I moved without hesitation. The creature did not attack, and I got a look at why: while I’d been distracting it in the front, my teacher had slipped behind and deepened the wound in the back of the knee until the entirely limb was cut off. The devil, struggling to keep us at bay with its mace, roughly tried to force back its severed parts together. To my distaste, I saw the unearthly material began to mend itself. Of course Akua had some kind of self-healing abomination, which also shrugged off my power in anything but strong concentration and who was fucking twenty feet tall as a gatekeeper. Her ego probably didn’t allow her to be any random asshole, she had to be Queen Asshole, reigning queen of all the assholes in the world.
“Now,” Black said, when the stitch job was half-done.
The devil screamed again, and I was close enough to feel the sound coming from its entire body. It was the thing itself screaming, and the act that nothing to do with mouth or throat. I pressed forward without flinching. I realized what my teacher’s intent had been a moment before it bore fruit. The devil attempted to rise to its feet to fight us but the stitching was not yet complete: the moment it put weight on the limb, the healing broke and it fell down again. Typical Black, I thought. I might have been the kill the thing brawling up close, but it in his eyes the uncertainty was not worth the risk. Instead we’d withdrawn to create another occasion, one for a clean kill. It was the fighting style of a man who’d spent his entire like killing heroes. Knowing the dice would always favour the other side, he’d learned to remove chance from the equation entirely. It was an alien way of killing to me, who tended to double down when things got risky instead. But there’s a reason he’s lived this long when heroes keep taking a swing at his neck, and I’m looking at it.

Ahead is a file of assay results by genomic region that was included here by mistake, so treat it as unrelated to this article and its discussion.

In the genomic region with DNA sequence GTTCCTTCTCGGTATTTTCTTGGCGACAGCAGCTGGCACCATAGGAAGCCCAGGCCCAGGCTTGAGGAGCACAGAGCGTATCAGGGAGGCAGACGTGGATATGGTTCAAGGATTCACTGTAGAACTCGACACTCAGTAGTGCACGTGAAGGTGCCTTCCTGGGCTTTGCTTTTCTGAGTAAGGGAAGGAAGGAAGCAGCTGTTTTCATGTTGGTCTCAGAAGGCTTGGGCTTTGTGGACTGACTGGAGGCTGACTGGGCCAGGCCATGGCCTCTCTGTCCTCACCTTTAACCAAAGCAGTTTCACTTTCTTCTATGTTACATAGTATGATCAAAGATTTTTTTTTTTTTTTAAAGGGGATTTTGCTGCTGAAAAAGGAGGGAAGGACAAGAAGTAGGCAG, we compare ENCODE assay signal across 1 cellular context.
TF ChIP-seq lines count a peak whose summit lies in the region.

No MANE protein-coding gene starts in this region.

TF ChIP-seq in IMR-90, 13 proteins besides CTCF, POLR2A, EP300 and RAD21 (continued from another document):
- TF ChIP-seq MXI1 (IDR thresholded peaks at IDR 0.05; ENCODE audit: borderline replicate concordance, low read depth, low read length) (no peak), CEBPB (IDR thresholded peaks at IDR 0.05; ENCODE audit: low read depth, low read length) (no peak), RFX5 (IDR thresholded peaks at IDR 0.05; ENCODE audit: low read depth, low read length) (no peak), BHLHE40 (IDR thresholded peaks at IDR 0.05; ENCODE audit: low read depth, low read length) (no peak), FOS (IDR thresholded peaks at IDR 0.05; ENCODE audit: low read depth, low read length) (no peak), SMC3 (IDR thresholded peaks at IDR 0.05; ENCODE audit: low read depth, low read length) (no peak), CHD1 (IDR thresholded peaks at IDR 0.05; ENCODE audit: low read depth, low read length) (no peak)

Frost swept up my sword and I drove the blade into the back of the devil fallen at my feet. From the corner I could see Black cutting through the back of its mace-wielding elbow, motions fluid and not a single one wasted. The devil screamed but it was done. With a last attempt at taking me in hand it tried to rally, but from where my blade had sunk into its flesh ice was spreading inside. The hand never reached me, the limb itself frozen ad I kept pouring Winter’s power into its frame. From the beginning to the end, the fight could not have lasted longer than a quarter hour. Neither of us had taken a single hit, or been in any great danger of dying. There’d be a grand total of two words spoken throughout, no quips or taunts – the absence had been heavy it would have felt like whistling during a sermon to start. I spat to the side, out of breath more for use of my mantle than because of physical tiredness.